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BMJ Case Rep. 2010; 2010: bcr0920092229.
Published online 2010 November 5. doi:  10.1136/bcr.09.2009.2229
PMCID: PMC3028565
Unusual presentation of more common disease/injury

Endometrial metastasis of colorectal cancer with coincident endometrial adenocarcinoma


Metastasis to the uterine corpus is uncommon and secondary colorectal tumours of the endometrium are rare. We describe a uterine tumour with components of both primary endometrial and metastatic colorectal carcinomata. In this case, a 72-year-old obese woman presented with a 2-week history of postmenopausal bleeding per vaginum and weight loss. She had an abdominoperineal resection 3 years previously for a Dukes stage B rectal carcinoma. A transvaginal ultrasonography showed a thickened endometrium. Histology immunophenotyping showed a CK7+, CK20+, CA125− and CEA+ colorectal metastasis (a profile consistent with her previous cancer) associated with a primary CK7+, CK20−, CA125+ and CEA− endometroid endometrial adenocarcinoma. We conclude this represents endometrial metastasis of colorectal carcinoma with coincident primary endometrial adenocarcinoma. We speculate as to whether the endometrial carcinoma arose de novo or was induced by the colorectal metastasis, or whether the primary endometrial tumour provided a fertile site for the colorectal metastasis.


Although metastasis to the uterine corpus is uncommon, when it occurs, it is generally to the myometrium rather than the endometrium. Endometrial involvement by metastasis is almost always in conjunction with myometrial metastasis.1 Endometrial metastasis has been described in association with cancers of the breast, colon1 2 and stomach,3 4 as well as in association with malignant melanoma5; in most cases there is disseminated metastatic disease.6 We describe an unusual occurrence of isolated endometrial metastasis of a colorectal tumour, closely associated with a primary endometrial cancer.

Case presentation

A 72-year-old woman presented with a 2-week history of continuous fresh bleeding per vaginum and a 2-month history of a 3 kg weight loss. She denied urinary symptoms or change in bowel habit and there was no history of pain. Systemic review was unremarkable.

She was menopausal at age 58 and was gravida 4. There was no evidence of previous pelvic inflammatory disease and there was no history of hormonal therapy.

She had undergone an abdominoperineal resection of a colorectal carcinoma 3 years previously which proved to be a T3 N0 MX, well to moderately differentiated Duke's stage B adenocarcinoma with no other adverse prognostic features. Her postoperative recovery was long and complicated by a severe methicillin-resistant Staphylococcus aureus wound infection, wound dehiscence and poor diabetic control. Postoperative radiological examination showed no evidence of metastatic disease and the multidisciplinary team (MDT) decision was that no further treatment was necessary. Up-to-date follow-up colonoscopy showed no evidence of recurrence.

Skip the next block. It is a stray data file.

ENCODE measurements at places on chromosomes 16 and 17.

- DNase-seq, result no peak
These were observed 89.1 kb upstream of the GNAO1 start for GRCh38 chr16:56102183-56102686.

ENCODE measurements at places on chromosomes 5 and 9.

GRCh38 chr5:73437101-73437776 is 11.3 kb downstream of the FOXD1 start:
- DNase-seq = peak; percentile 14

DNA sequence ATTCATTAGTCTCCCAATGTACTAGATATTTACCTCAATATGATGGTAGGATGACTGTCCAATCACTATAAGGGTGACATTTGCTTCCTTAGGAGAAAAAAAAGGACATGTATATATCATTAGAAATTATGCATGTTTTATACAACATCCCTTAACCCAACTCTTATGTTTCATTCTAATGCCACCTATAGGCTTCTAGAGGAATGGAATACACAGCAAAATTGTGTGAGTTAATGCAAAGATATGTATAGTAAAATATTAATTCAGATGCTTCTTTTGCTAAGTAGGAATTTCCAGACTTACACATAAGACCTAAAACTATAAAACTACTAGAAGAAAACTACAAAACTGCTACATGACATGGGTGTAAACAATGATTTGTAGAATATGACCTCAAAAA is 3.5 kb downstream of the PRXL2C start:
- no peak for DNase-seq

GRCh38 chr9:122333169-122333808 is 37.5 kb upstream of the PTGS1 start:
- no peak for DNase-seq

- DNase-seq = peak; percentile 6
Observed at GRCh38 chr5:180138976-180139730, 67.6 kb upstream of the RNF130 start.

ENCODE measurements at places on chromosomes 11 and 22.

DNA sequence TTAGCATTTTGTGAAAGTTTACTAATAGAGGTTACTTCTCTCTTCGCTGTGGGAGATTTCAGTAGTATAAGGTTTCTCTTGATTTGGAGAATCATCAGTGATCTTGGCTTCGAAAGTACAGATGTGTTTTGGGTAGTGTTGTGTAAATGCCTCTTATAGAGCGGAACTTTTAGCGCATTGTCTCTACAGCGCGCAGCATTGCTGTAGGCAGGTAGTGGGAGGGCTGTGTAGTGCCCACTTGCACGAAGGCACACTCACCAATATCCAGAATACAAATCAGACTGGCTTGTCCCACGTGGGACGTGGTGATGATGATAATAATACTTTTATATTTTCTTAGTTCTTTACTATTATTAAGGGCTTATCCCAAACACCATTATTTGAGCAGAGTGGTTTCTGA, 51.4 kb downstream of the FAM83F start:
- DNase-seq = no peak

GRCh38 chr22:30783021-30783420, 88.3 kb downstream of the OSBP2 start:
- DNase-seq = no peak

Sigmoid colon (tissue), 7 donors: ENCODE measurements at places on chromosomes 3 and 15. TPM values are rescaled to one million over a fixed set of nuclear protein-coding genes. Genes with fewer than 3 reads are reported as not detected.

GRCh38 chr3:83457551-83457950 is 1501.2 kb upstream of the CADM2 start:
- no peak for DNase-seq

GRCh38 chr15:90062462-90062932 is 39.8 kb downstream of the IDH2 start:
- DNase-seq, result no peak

Her co-morbidities included poorly controlled type 2 diabetes mellitus, ischaemic heart disease, hypertension, a body mass index of 48 and non-alcoholic steatohepatitis. She was previously a heavy smoker, her diet was poor and she had poor exercise tolerance. Her regular medications were lisinopril 10 mg twice daily, metformin 500 mg twice daily and rosiglitazone 2 mg twice daily. She had no relevant family history.

On examination she was alert and well. Her abdomen was soft and non-tender and no masses or organomegaly were felt. Bimanual examination revealed a moderate cystocoele and the uterus could not be felt.


Transvaginal ultrasonography showed a thickened endometrium at 39 mm, with a mixed echogenic pattern and there was a small collection in the pouch of Douglas, findings suggestive of endometrial carcinoma. Hysteroscopy showed a thickened, yellow endometrium with a partly necrotic and partly viable tumour. Colonoscopy was normal. CT of the thorax, abdomen and pelvis showed no evidence of lymphadenopathy or metastatic disease as demonstrated in figure 1. Skeletal surveys are not routinely performed in the initial work-up of suspected colorectal or endometrial cancer at our institution and therefore a bone scan was not carried out.